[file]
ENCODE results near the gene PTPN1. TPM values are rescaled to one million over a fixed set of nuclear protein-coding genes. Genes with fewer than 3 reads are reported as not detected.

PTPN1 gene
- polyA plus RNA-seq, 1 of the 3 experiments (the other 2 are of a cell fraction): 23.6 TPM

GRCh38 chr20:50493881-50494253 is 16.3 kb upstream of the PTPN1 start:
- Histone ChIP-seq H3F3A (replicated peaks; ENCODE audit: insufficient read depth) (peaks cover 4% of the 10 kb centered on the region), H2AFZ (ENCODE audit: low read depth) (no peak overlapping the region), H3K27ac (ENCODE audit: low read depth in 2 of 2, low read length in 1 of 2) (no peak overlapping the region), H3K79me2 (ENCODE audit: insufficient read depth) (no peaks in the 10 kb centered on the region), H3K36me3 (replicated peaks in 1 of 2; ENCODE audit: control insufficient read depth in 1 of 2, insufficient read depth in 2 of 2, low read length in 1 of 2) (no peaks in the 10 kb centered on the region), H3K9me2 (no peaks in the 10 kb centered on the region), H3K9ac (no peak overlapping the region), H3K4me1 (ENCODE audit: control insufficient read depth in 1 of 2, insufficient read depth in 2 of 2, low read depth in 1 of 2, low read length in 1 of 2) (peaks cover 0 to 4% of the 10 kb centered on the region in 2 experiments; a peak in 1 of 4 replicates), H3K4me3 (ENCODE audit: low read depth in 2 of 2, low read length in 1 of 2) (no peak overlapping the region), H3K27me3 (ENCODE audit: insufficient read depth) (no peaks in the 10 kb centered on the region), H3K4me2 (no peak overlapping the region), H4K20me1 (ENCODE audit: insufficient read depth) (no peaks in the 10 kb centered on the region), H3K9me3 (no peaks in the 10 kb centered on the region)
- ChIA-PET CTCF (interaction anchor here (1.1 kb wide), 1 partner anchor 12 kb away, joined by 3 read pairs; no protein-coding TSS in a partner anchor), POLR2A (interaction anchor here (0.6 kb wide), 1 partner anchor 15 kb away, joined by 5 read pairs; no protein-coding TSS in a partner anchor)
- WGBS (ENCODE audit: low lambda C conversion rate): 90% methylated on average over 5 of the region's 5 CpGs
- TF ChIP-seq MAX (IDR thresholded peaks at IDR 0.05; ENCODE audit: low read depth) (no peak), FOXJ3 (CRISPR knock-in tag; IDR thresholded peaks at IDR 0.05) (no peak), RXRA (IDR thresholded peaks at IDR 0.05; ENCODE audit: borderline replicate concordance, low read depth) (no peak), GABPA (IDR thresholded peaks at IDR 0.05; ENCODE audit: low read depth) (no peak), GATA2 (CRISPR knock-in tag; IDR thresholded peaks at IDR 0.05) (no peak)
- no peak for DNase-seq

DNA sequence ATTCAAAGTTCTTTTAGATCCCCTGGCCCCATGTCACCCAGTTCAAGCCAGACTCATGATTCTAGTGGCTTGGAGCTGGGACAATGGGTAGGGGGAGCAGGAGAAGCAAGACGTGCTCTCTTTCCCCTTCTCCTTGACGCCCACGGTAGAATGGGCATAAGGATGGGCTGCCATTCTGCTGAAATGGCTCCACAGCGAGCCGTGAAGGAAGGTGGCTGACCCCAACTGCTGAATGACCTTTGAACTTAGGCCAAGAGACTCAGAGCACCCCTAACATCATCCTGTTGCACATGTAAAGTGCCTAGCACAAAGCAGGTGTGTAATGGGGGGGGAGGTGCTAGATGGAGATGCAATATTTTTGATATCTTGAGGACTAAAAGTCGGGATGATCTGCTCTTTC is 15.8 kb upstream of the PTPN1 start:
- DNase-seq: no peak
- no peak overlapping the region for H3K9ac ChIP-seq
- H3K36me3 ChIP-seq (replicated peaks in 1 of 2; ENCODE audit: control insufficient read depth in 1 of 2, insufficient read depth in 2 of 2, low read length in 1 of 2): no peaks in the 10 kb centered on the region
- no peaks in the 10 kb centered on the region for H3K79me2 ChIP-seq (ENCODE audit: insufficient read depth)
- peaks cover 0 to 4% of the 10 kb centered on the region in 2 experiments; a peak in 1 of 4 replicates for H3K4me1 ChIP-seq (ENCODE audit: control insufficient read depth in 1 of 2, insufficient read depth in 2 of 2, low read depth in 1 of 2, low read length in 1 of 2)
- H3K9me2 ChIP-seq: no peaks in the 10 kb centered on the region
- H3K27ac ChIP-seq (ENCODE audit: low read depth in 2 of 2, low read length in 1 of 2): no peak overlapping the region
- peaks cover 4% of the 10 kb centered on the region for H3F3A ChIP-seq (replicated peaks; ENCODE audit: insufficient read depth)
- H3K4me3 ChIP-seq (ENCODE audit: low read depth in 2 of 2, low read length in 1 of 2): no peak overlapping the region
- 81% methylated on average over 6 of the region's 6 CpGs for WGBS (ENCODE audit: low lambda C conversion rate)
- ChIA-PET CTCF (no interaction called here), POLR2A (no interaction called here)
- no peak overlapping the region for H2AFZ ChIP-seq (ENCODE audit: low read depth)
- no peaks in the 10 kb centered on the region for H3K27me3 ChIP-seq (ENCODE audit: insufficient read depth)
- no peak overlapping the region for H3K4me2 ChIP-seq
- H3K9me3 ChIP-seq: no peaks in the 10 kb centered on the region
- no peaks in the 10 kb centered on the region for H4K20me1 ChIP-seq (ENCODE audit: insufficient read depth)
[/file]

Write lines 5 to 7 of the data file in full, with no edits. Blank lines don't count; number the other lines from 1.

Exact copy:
- Histone ChIP-seq H3F3A (replicated peaks; ENCODE audit: insufficient read depth) (peaks cover 4% of the 10 kb centered on the region), H2AFZ (ENCODE audit: low read depth) (no peak overlapping the region), H3K27ac (ENCODE audit: low read depth in 2 of 2, low read length in 1 of 2) (no peak overlapping the region), H3K79me2 (ENCODE audit: insufficient read depth) (no peaks in the 10 kb centered on the region), H3K36me3 (replicated peaks in 1 of 2; ENCODE audit: control insufficient read depth in 1 of 2, insufficient read depth in 2 of 2, low read length in 1 of 2) (no peaks in the 10 kb centered on the region), H3K9me2 (no peaks in the 10 kb centered on the region), H3K9ac (no peak overlapping the region), H3K4me1 (ENCODE audit: control insufficient read depth in 1 of 2, insufficient read depth in 2 of 2, low read depth in 1 of 2, low read length in 1 of 2) (peaks cover 0 to 4% of the 10 kb centered on the region in 2 experiments; a peak in 1 of 4 replicates), H3K4me3 (ENCODE audit: low read depth in 2 of 2, low read length in 1 of 2) (no peak overlapping the region), H3K27me3 (ENCODE audit: insufficient read depth) (no peaks in the 10 kb centered on the region), H3K4me2 (no peak overlapping the region), H4K20me1 (ENCODE audit: insufficient read depth) (no peaks in the 10 kb centered on the region), H3K9me3 (no peaks in the 10 kb centered on the region)
- ChIA-PET CTCF (interaction anchor here (1.1 kb wide), 1 partner anchor 12 kb away, joined by 3 read pairs; no protein-coding TSS in a partner anchor), POLR2A (interaction anchor here (0.6 kb wide), 1 partner anchor 15 kb away, joined by 5 read pairs; no protein-coding TSS in a partner anchor)
- WGBS (ENCODE audit: low lambda C conversion rate): 90% methylated on average over 5 of the region's 5 CpGs